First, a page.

Discussion of generative AI was ubiquitous at NRF Nexus 2023 — so much so that one presenter deemed it “the trend that shall not be mentioned.” But between the present realities and future focus of that particular technology, a series of strategists delivered their thoughts on other trends and leading practices.
Pascal Finette, co-founder of be radical and recognized tech innovation expert and futurist, spoke on the importance of rapid prototyping in times of uncertainty, resulting in doing “10 times in a tenth of the time and resources.” Kate Ancketill, CEO and founder of GDR Creative Intelligence, talked about global disruptors such as COVID-19, conflict in Europe and climate change, and how to mitigate their impact on business. And Jason “Retailgeek” Goldberg, chief commerce strategy officer of Publicis Groupe, delivered key trends and future predictions.
A few highlights:
“Nobody ever succeeded by failing.”
Finette took aim at the oft-quoted mantra of “fail fast, fail often and fail forward.” He called instead for a reframing of “FAIL” as “First Attempt in Learning.” Recent research, he said, has shown that failure is predictive of future success — based on willingness to iterate and how quickly it can be done.
He spoke of a rapid prototyping methodology; the focus starts with figuring out the hardest thing to prove to be true that a project hinges on, and prototyping that first. Too often, he said, projects begin with prototypes of the already-familiar aspects, leaving the more complex challenges until later.
Why not start with the most challenging, and figure out the fastest and easiest way to test it out? That might involve, for example, making crude but functional prototypes with cardboard, index cards or paper; gathering customer feedback; and continuing to make tweaks. Rolling the dice faster and more often will eventually bring the desired results.
Finette told of his time overseeing innovation at Mozilla, and stepping across the street to ask customers in line at a coffee shop for their thoughts on prototypes. If they didn’t understand a component right away, he said, it was back to the drawing board for the next iteration. Rather than taking three days to do a single prototype by writing code, he got 30 prototypes in one day, multiplying his learning by going “lower fidelity.”
COVID was “a fire drill for the permacrisis we’re in.”
In this age that’s “volatile, uncertain, complex and ambiguous,” Ancketill said, there are three ways of building resilience. First, leveraging power shifts, including the exploration of decentralization-enabling technologies and empowering consumers and suppliers; second, moving to inclusive regeneration, recognizing societal leadership as a business function; and third, embracing human-centric generative AI.
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Gen AI, she said, can be used to “drastically improve efficiencies with human enhancement as the core purpose.”
Ancketill noted that the world is realizing how to deal with finite resources as businesspeople and citizens, with the U.S. still lagging in some areas. There’s a need, for example, to accept that products designed for single use will no longer be acceptable. In addition, she spoke of energy-saving measures in Europe, such as lights being turned off earlier on monuments, public streets and store windows, and only cold water available in municipal buildings in winter.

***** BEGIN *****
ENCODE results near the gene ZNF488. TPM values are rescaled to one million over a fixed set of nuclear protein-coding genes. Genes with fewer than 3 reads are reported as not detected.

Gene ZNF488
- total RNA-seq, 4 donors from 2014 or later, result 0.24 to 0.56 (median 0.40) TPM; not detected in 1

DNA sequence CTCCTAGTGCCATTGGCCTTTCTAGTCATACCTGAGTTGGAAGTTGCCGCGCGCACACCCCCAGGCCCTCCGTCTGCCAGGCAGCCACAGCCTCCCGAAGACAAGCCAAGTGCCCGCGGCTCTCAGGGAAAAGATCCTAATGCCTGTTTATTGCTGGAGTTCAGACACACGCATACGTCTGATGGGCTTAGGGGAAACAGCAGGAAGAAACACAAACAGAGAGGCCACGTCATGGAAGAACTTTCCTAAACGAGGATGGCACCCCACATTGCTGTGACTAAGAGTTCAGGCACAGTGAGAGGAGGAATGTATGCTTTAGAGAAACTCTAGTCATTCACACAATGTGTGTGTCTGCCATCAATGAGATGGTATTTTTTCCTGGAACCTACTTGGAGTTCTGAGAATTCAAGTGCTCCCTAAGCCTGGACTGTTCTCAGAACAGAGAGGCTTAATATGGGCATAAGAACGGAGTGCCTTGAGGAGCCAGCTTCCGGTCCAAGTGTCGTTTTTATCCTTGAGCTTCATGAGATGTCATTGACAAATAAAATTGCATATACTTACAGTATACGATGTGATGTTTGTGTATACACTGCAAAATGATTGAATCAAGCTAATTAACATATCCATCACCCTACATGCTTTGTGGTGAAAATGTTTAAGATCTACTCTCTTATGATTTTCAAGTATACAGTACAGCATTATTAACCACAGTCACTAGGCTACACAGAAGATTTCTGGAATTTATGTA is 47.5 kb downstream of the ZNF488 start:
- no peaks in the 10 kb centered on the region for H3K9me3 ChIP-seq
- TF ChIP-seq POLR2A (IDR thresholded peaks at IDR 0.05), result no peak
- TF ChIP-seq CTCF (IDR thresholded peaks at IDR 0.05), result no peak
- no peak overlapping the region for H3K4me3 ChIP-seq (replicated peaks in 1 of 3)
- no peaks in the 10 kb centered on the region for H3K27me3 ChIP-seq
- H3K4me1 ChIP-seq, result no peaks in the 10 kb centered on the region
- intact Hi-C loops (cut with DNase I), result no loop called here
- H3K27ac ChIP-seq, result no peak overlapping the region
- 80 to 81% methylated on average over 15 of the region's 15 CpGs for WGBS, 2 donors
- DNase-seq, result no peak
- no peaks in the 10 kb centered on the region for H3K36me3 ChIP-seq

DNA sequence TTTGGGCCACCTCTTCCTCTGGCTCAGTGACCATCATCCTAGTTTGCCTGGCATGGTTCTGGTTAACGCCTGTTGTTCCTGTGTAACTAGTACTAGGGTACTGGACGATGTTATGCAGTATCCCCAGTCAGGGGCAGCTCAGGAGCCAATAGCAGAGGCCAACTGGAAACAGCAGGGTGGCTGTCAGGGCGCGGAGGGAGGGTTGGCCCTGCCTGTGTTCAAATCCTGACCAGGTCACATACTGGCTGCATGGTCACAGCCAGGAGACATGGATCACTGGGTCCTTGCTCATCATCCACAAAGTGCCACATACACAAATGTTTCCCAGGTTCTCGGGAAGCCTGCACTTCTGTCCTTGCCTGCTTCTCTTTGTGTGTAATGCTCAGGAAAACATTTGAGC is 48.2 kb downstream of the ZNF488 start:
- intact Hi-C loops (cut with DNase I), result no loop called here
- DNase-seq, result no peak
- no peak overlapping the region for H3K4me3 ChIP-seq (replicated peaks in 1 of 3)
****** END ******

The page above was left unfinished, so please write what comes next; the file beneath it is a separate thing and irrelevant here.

In the meantime, inflation is taking over as a “main worry,” with food inflation, rising shrink, retail vacancies and the fight against obsolescence as key markers. There’s a growing recognition that products should have a longer and more circular life.
As for the idea of decentralization, she said, “resilience is easier to achieve when it’s spread across a wider base.”
The last few years have been the “greatest years in the history of retail” — which is still surprising because they weren’t that fun or that easy.
When talking about recent growth, Goldberg said, it’s simply not possible to use the tools that were used in the past. Comparable store sales, for example, are not helpful.
Goldberg used U.S. Department of Commerce data to help bring clarity and perspective to “the most complicated climate ever.” Last year closed with $7.1 trillion in U.S. retail sales, up 8.2% from the year before, and 31% from 2019, prior to the pandemic.
The key to remember is that it’s averaged growth. There were clear winners and losers, and “digital disruption hasn’t come for all of us at the same time.” Those doing the best at present are the ones selling “needs” rather than “wants.” In addition, it’s important to remember that a significant portion of recent growth is inflation.
Goldberg has been particularly interested in the grocery industry, 14% of all retail sales. It’s the second-largest category behind automotive; it’s also one of the most impacted by inflation. Before the pandemic, he said, groceries and restaurants were on relatively even ground in competing for “share of stomach” budget. Post-pandemic, restaurants dipped and groceries rose. Now, however, restaurants have pulled ahead — though consumers are still eating there less than before COVID, thanks to this “new thing” of off-premise food consumption.
He also addressed the impact of the last few years on ecommerce, which he believes is often misunderstood. There were $1 trillion in online sales last year for the first time, he said, and it was “amazing.” Overall, ecommerce is up more than 80% from before the pandemic. But it’s still growing at a slower rate overall than it grew before COVID.
Before the pandemic, 15% of all sales were online, and another 36% were digitally influenced, adding up to 51%. The pandemic moved the total from 51% to 61%, and Forrester predicts by 2025, it will be 70%. Digital, he said, is the new front door to purchasing decisions.